But when I arrived by train at the beautifully restored Art Nouveau Kurhaus hotel in the sledding wonderland village of Bergün in Graubünden canton, my health certificate was the first thing they asked for at reception, along with my passport. The hotel gave me a fabric wrist band like you get at an all-inclusive resort, which meant I didn’t have to show my health certificate every time I sat for breakfast or dinner in the cozy dining room and could live QR code free as long as I didn’t leave the premises. Masks, however, are still required in publicly accessed indoor places, like a hotel lobby, as well as on transport.
Where I ran into my first snafu with enjoying all I’d come to Switzerland to do was at the lovely Sunstar hotel in Davos, where having had both my vaccinations (2G status) was good enough for me to eat in the restaurant and stay at the hotel, but not to enjoy the saunas and wellness area where only people who can show proof of having had their last shot within 120 days or a negative rapid antigen COVID test result taken within 24 hours (or a PCR test within 72 hours) can get access (that’s called 2G+ status).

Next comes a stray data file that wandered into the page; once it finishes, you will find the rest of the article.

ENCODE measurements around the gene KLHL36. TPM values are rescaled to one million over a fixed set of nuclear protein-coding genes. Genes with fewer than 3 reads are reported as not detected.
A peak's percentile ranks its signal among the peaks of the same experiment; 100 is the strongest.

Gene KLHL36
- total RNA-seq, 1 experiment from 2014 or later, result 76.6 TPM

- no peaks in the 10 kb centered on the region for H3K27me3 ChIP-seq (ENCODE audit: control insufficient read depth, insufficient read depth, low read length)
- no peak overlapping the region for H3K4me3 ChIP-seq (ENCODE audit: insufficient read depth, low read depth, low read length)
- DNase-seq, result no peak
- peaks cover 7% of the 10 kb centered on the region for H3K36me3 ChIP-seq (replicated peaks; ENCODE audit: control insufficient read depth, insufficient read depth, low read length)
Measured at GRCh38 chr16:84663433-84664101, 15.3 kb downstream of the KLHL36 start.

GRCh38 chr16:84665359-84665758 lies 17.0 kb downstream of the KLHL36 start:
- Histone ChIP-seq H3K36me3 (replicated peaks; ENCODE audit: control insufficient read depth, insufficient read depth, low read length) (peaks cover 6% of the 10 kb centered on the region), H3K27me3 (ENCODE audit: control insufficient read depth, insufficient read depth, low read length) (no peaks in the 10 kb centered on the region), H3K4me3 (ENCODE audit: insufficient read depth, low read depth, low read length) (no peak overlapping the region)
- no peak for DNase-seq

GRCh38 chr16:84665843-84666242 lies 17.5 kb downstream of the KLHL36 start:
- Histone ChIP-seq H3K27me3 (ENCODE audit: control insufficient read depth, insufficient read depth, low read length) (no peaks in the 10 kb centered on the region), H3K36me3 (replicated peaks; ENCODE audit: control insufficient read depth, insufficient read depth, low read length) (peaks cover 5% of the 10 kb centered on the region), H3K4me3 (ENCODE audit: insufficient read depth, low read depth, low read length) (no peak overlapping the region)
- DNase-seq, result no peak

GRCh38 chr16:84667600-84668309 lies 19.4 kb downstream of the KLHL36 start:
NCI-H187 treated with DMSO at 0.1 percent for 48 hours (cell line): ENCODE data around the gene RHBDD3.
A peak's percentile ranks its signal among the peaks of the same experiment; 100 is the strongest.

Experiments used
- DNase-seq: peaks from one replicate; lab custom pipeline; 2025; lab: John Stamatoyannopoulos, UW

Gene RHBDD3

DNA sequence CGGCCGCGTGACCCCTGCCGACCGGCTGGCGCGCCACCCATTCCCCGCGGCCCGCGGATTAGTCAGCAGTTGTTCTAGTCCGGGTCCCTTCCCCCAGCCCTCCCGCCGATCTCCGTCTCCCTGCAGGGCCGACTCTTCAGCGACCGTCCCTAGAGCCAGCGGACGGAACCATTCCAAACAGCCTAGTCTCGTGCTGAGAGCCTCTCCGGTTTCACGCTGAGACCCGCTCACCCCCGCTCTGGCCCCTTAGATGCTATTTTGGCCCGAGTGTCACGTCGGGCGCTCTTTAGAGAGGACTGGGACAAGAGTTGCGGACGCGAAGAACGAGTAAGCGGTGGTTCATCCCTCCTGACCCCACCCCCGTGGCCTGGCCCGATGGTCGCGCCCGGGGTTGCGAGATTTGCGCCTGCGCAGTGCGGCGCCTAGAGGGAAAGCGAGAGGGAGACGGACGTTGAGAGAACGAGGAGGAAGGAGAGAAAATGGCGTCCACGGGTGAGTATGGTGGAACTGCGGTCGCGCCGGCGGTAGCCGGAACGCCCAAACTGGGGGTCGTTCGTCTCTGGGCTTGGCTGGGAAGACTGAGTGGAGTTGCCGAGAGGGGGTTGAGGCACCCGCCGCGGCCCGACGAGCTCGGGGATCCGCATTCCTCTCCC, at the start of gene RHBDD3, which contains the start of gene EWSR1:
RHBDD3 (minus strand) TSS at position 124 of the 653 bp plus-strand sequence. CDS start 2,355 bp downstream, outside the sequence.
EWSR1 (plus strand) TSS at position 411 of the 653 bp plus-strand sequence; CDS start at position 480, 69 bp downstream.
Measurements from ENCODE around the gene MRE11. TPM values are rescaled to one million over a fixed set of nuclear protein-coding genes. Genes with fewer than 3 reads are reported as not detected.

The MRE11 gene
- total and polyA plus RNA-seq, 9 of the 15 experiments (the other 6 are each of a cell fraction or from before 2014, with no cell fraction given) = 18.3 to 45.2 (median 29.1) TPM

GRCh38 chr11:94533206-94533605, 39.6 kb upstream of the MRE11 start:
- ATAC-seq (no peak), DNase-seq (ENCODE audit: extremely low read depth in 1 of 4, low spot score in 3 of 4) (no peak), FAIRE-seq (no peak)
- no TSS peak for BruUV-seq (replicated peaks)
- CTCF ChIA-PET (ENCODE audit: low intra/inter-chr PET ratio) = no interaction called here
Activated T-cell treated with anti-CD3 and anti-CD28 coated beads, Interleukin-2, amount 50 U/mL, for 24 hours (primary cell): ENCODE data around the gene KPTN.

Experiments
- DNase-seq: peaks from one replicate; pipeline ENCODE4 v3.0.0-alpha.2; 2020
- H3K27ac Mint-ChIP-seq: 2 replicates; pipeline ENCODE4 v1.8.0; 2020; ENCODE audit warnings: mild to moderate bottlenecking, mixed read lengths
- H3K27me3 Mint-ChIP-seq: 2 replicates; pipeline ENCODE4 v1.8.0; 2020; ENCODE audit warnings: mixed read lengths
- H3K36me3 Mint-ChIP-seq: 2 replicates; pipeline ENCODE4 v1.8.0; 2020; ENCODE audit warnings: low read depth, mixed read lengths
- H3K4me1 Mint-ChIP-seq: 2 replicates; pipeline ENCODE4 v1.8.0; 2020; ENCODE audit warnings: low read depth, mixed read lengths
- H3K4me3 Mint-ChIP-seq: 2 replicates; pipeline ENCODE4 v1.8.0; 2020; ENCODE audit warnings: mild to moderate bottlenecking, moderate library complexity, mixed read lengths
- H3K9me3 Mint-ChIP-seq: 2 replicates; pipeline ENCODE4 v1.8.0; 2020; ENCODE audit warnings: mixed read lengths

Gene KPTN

Understanding Switzerland’s 2G and 2G+ system
Since I didn't research Switzerland’s code words denoting just how recently vaccinated you are ahead of time, it took several days of seeing signs outside bars and restaurants scrawled with “2G” and “2G+” until I realized they were talking about the required vaccination status to get in—and not the locale's mobile telecommunications technology.
The country’s Federal Office of Public Health does a good job of explaining the differences here, but caveats that there are still some situations where 2G or 2G+ statuses can be applied voluntarily,
2G status means you have proof that you’re vaccinated or recovered from COVID and is required for access to indoor areas of bars and restaurants, hotels, indoor events, museums, gyms, zoos and other places. 2G+ goes a step further and requires you to show that your last jab was within the prior 120 days (or a certificate for a negative COVID-19 test in addition to you older vaccines) and is required at nightclubs and discos, indoor pools and water parks and—just in case it’s on your travel itinerary—"wind and brass band rehearsals,” too.